Developing a Self Funded Aquaculture Program for High Schools
Project was initiated upon award of grant in March 2016. The representative fish farms (Blue Iris Fish Farm, Wilderness Springs, and Pepco Aquaculture) began preparing fish stocks which would be used in three local high schools (Green Bay South West, Shawano, and Pulaski). None of the high schools have the same capabilities; facilities ranged from small aquaria to full sized recirculating aquaculture systems (RAS), aquaponics systems and greenhouse applications. In addition, we also encountered systems suitable for wide ranges in temperature tolerance including cold (rainbow trout), cool water (perch, bluegill), and warm water (tilapia and fathead minnows).
By September, all of these fish were moved from the fish farms to schools. Fish stocking capacities at each school were based on available resources and the ability of the in-school growing systems to accommodate stocking densities. Stocking densities were kept low as the first year was intended to be a year of testing out system capabilities.
In each of the schools we experienced some losses. Some of the losses were due to too many hands on board (one hand opens a valve the other shuts it off – opportunities for operator error). Some of the losses were due to equipment failure while for the most part, we have insufficient backup for situations where power failure occurred and either backup equipment was not available, or backup equipment was not working as intended. However, even with the losses, all three schools have good grow-out being achieved through the first semester.
Toward the end of the first semester Dr. Robert Smith, a fish veterinarian, visited with each school and presented a lecture on fish health followed by a necropsy of some of the fish that each school was raising. Fish health assessment can identify problems in fish disease, water quality, feeds, and overall system conditions.
The highlight is that one school is close to harvesting its first crop of perch by the end of December 2016. These fish were stocked in the school in September at an average of four inches. About 25 percent are between 8 and 9 inches. Another 50% will be on the table by the end of January just in time for lent.
We believe that there is some overfeeding occurring in each school. This results in deterioration in water quality which is easily correctable. It is also believed that there may be, for the most part, too much aeration. This is due to the tendency to provide lots of air to make sure there is enough. The result is wasted air (difficult to throttle the blower) but more importantly, over aeration tends to beat up the fish waste and it is more difficult to removed dissolved waste versus solid waste in the filtration system.
In addition to too much air, we have witnessed occasional power outages and have lost some fish because of power outages at each school. A simple backup system which is independent of power is being evaluated.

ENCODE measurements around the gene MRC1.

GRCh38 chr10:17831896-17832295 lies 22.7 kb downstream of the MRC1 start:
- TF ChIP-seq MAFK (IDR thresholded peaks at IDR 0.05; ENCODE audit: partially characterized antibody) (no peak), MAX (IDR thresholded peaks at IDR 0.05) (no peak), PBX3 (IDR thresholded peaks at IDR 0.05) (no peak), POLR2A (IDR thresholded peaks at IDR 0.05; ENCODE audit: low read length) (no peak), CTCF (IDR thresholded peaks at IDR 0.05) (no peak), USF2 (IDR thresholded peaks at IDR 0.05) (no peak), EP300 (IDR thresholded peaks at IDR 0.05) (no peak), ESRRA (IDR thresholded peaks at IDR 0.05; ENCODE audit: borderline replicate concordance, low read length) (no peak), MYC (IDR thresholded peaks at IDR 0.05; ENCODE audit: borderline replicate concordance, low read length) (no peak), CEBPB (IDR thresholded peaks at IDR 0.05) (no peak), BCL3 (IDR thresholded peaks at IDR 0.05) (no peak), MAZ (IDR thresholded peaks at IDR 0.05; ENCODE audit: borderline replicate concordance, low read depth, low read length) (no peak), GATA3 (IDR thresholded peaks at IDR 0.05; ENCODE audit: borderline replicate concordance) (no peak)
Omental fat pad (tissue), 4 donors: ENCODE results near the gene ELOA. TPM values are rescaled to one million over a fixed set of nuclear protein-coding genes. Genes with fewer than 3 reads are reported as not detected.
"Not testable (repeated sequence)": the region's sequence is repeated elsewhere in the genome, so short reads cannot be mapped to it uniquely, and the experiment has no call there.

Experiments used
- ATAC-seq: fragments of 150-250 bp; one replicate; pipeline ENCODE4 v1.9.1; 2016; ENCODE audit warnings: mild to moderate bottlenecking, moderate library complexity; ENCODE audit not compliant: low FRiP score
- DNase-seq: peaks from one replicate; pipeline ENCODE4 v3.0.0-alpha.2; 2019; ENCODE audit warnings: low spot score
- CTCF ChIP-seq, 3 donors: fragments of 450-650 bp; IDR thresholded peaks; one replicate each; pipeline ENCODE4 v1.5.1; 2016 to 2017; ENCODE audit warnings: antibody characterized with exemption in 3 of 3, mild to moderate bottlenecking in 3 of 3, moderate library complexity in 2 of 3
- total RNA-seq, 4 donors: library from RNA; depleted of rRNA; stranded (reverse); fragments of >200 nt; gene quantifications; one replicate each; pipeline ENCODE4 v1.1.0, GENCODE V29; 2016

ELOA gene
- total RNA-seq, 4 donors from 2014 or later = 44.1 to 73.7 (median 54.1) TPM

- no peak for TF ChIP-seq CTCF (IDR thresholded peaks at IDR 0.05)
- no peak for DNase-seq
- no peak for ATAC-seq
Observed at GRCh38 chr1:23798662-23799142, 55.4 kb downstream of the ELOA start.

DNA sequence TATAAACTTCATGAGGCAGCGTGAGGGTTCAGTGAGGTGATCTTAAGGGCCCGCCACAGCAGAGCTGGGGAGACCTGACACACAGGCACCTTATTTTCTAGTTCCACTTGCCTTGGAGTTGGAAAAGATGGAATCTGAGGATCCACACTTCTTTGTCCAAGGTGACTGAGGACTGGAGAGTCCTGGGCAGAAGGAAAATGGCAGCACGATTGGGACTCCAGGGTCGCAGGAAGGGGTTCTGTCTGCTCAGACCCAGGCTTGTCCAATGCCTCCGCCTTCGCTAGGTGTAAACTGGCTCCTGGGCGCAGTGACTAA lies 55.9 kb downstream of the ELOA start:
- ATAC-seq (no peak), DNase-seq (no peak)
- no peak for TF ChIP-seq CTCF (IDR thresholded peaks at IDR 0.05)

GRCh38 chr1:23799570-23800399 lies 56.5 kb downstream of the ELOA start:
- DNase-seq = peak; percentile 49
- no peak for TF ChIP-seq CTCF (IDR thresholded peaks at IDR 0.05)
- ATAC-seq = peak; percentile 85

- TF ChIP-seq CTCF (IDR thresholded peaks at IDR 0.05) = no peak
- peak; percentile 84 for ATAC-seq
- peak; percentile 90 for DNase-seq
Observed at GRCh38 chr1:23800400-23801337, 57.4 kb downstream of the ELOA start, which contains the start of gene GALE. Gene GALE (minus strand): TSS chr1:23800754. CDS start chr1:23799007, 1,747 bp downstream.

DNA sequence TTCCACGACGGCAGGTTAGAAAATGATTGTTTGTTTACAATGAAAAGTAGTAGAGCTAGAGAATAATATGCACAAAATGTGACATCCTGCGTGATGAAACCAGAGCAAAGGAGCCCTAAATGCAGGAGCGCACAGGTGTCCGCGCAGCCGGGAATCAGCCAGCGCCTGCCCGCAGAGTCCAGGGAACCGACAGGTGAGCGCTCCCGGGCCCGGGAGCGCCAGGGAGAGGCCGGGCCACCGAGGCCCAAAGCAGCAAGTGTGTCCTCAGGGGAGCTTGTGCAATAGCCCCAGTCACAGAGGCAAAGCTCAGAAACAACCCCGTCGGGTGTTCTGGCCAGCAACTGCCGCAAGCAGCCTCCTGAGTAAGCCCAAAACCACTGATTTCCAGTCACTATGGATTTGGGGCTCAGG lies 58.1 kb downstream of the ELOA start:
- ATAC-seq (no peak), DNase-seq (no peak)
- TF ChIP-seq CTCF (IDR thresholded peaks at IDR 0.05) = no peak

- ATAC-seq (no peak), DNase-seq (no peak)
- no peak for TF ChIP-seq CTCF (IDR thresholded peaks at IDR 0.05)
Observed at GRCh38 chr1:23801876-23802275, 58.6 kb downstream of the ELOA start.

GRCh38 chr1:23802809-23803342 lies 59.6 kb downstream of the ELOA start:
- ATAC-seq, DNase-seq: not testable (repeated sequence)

WORK PLAN FOR 2017
The next step beginning in January 2017 is to start harvesting fish, process and sell the fillets and calculate the value of the product. Depending on how successful each school is in accomplishing the grow-out phase of aquaculture will determine how much money can be reinvested into the program.
Over the holidays (January 2017) Bill West will work with Green Bay South West to install the oxygen back-up system. Since each school has their own dissolved oxygen meters, these hand held devices can be used to monitor the oxygen back-up system(s). This should be a much needed addition to the program and we should see immediate results.
We anticipate all species to continue the grow-out process through the spring semester and hope to harvest all species by spring. One school (Pulaski) has finished the preliminary installation of the outdoor tank system. This will be available for operation from May through September of 2017 and result in a second crop of perch. Fish which have not made it to market size in the summer will be transferred to the indoor system in the fall.
As before, the participating fish farms will spend the summer preparing to satisfy the fish needs for the fall semester.
An open house event occurred at Blue Iris Fish Farm. Over 60 visitors came to observe the fish operations. Blue Iris provided a tour of the facilities and pointed out the methods of culture and actual species that would be used in the school program.
When the vet provided the presentation, there were six different classes that were available for instruction within the three schools. It is estimated that approximately 120 students attended these presentations.
We intend to also showcase our project with open houses at each school in 2017.
N6311 Rods Lane
Cecil, WI 54111
Wilderness Springs Inc.
N4728 Madden Rd
New London, WI 54961
Clayton Veterinary Clinic
123 Hwy 63
Clayton, WI 54804
Shawano High School
220 Cty B
Shawano, WI 54166
Pulaski High School
1040 S. St. Augustine
Pulaski, WI 54162
Green Bay Southwest High School
1331 Packerland Dr
Green Bay, WI 54304